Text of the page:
Rule No. 3: Be a disciplined money manager.

Rule No. 4: Be an honest banker.

Rule No. 5: Remember The Golden Rule of banking: “Whoever has the gold makes the rules!”

Rule No. 6: Adopt the banker’s habits.

Rule No. 7: Follow the rules!

Which brings us to…

Understanding the Banking System

Antone wants the reader to understand that most people in America only think of three ways to buy something.

  1. You can finance that purchase: Leasing
  2. Finance by Borrowing the money from a third-party lender, such as a bank or credit union.
  3. Paying cash

“With all three of these methods, you lose money. When leasing and borrowing from a traditional bank, you lose money (interest) to the third-party source. In the third traditional way to purchase a car – paying cash – you lose your opportunity to use that money for investing in something or buying something else.”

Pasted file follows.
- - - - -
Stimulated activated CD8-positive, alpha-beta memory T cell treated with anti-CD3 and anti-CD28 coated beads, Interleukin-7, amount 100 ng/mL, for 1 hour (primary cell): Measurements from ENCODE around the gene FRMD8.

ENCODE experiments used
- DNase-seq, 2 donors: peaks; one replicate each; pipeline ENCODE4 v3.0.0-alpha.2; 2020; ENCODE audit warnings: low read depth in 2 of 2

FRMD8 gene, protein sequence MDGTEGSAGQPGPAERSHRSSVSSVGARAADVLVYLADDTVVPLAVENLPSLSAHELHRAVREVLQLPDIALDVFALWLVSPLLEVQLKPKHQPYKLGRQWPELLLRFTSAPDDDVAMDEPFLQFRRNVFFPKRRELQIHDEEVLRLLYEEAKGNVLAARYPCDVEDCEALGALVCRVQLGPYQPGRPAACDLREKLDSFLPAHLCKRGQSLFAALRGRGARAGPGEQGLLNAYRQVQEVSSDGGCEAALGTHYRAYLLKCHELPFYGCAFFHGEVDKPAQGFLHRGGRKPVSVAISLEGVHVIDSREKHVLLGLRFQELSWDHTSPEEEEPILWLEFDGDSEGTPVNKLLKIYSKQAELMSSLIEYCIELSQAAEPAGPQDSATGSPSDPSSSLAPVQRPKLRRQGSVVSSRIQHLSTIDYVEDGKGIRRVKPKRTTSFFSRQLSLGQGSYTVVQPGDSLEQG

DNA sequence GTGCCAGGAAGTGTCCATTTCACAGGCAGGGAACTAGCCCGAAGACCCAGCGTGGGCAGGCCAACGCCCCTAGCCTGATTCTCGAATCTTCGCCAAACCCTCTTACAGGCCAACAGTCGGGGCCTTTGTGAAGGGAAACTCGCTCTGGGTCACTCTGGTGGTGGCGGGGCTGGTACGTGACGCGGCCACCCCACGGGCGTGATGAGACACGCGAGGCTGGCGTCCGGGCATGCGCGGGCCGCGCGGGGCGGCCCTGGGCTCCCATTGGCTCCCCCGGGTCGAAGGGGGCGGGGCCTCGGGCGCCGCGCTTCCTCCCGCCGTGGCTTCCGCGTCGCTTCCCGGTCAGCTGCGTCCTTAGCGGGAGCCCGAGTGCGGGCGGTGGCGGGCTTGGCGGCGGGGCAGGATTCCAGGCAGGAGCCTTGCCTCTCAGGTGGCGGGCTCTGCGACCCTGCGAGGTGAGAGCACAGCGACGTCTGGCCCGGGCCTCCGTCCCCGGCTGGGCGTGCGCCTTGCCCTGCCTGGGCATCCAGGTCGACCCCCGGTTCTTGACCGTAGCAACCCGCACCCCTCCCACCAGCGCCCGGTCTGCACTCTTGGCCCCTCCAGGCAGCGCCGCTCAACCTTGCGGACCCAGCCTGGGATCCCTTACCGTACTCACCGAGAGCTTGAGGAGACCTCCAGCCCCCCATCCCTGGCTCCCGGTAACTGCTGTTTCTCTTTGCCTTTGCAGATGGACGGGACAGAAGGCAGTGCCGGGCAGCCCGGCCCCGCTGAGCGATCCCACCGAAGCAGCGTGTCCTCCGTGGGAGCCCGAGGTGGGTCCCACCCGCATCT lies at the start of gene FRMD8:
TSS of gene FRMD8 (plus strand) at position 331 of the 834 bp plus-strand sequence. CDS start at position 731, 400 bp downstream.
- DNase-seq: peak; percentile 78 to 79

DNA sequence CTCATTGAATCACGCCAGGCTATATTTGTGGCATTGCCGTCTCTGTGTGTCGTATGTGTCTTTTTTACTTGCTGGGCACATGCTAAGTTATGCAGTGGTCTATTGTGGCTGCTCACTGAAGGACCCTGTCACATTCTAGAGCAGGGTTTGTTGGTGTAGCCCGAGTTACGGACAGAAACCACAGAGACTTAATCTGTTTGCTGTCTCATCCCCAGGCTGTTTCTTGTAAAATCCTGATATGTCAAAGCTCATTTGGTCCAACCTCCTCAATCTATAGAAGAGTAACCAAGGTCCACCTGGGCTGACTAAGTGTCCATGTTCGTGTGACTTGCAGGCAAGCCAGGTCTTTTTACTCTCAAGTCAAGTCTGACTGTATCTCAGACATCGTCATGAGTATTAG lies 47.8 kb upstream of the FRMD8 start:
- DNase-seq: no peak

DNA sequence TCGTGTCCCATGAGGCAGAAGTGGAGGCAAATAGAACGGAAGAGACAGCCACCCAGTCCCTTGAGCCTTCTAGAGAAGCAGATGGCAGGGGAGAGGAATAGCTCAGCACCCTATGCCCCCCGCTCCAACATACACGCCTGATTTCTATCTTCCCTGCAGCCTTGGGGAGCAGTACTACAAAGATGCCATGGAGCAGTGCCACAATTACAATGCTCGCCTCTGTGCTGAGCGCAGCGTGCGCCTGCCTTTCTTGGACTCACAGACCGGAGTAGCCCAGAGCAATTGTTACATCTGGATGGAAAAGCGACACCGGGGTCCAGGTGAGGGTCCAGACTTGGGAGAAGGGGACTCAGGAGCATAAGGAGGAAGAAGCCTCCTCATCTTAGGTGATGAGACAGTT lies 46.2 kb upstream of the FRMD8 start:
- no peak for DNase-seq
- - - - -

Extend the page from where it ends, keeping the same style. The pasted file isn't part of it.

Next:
Antone suggests that as a private lender you can redirect the interest payments into your own financial institution – your banking system – this allows you to recapture the money. In essence you’ve borrowed money from your own banking system, and now you’re just paying it back to yourself.

What Happens to the Money inside Your Bank?

The money that resides in the banking system can grow in interesting ways. Antone suggests five ways it can grow. All of these are dependent on some form of permanent life insurance as the banking instrument used to save and borrow against. That may shock some people, but essentially it’s just the vehicle that all of this banking works within.

  1. It has to be growing in a tax-advantaged environment.
  2. By using the power of velocity of money, we start making money work for us and get higher returns.